where c=velocity of light in the medium of interest, n=frequency and λ=wavelength. Radio waves are in the 1 millimeter (mm) range of wavelengths whereas extreme ultraviolet rays are in the 1 nanometer (nm) range. While band structure engineering in semiconductors is very complex, photonic band structure engineering in photonic crystals it is relatively simple. Photonic crystals can be engineered to have a photonic band structure that blocks particular wavelengths of light while allowing other wavelengths to pass through.
Referring to the figures,
In the exemplary embodiments of
The ILD region 3 can have the exemplary structure shown in
As shown in
Using a mask level, the Al2O3 layer 261 is patterned and etched to create photonic crystal structure pillars 262, as depicted in
The pillars 262 can be formed having any desired horizontal cross-sectional shape.
Also, the pillars 262 can be arranged in a variety of orientations. As shown in
Each thickness d, spacing x, x/d ratio, horizontal cross sectional shape of the pillars 262, orientation of the pillars 262, and the material of the pillars 262 and layer 263 are design variables. These design variables can be chosen to achieve a desired photonic crystal structure and, therefore, the desired properties of layer 260 and the lenses 220.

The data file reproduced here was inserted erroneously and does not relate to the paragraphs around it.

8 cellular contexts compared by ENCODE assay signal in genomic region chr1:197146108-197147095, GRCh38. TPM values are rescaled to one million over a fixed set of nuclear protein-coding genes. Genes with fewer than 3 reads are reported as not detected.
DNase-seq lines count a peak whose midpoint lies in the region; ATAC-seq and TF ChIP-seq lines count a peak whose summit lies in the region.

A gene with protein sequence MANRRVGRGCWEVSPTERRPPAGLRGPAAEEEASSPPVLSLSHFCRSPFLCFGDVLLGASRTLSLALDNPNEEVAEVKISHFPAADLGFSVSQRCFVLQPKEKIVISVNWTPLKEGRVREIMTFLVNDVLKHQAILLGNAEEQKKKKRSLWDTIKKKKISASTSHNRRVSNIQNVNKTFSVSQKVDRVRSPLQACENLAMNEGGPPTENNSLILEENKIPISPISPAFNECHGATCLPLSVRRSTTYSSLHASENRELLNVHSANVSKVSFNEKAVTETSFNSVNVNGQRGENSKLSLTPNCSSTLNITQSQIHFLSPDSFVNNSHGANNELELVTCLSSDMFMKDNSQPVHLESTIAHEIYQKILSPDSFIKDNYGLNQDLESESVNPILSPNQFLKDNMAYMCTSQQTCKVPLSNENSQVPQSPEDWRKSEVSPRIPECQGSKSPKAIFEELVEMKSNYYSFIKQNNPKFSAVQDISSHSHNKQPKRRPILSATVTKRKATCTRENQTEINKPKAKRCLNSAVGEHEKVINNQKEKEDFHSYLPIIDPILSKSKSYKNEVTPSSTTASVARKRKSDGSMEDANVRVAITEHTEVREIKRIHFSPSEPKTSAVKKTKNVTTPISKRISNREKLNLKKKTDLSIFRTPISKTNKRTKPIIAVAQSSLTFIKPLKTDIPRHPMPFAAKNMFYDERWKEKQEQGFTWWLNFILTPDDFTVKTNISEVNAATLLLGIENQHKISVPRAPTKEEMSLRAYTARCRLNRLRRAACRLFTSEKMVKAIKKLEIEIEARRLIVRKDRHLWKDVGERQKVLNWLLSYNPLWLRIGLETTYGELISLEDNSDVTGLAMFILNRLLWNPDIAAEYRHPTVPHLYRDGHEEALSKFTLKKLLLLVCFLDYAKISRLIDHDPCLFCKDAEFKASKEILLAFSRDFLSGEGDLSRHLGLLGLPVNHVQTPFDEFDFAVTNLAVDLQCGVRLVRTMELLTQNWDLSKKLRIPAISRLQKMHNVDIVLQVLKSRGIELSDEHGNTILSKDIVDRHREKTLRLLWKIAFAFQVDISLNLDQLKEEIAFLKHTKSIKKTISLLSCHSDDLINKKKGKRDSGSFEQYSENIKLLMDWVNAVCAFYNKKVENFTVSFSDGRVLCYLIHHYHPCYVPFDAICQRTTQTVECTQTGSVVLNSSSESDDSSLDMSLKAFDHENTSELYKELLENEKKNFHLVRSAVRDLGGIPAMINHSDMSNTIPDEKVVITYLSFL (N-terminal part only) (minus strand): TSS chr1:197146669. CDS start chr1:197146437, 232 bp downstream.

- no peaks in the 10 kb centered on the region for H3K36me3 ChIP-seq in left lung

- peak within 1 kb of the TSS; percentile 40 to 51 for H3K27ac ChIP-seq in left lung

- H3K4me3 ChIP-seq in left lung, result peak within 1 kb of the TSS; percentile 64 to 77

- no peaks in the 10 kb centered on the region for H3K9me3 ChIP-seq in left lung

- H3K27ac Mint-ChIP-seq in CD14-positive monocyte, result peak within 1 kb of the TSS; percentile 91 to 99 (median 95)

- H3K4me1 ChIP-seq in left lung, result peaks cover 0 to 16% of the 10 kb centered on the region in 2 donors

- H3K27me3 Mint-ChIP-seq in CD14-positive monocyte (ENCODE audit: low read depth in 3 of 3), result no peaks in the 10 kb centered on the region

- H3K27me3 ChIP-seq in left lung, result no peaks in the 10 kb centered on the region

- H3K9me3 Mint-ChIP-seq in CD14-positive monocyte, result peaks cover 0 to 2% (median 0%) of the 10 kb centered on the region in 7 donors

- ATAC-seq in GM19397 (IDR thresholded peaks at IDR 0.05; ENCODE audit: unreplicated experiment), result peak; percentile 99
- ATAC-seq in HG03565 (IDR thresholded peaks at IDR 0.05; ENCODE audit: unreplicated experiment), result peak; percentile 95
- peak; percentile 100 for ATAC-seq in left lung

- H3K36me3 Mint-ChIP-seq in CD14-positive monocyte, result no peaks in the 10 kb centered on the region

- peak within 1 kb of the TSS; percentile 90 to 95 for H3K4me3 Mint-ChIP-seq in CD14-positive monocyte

A low dielectric constant layer 263 is deposited between the pillars 262 and planarized using a CMP step, as illustrated in
Any of the design variables (thickness d of layer 261, the spacing x between the pillars 262, the ratio x/d, the horizontal cross sectional shape of the pillars 262, the orientation of the pillars 262, and materials of pillars 262 and layer 263) can be varied to achieve a desired photonic crystal structure and, therefore, the desired properties of layer 260 and the filter 230. To achieve the array 200A shown in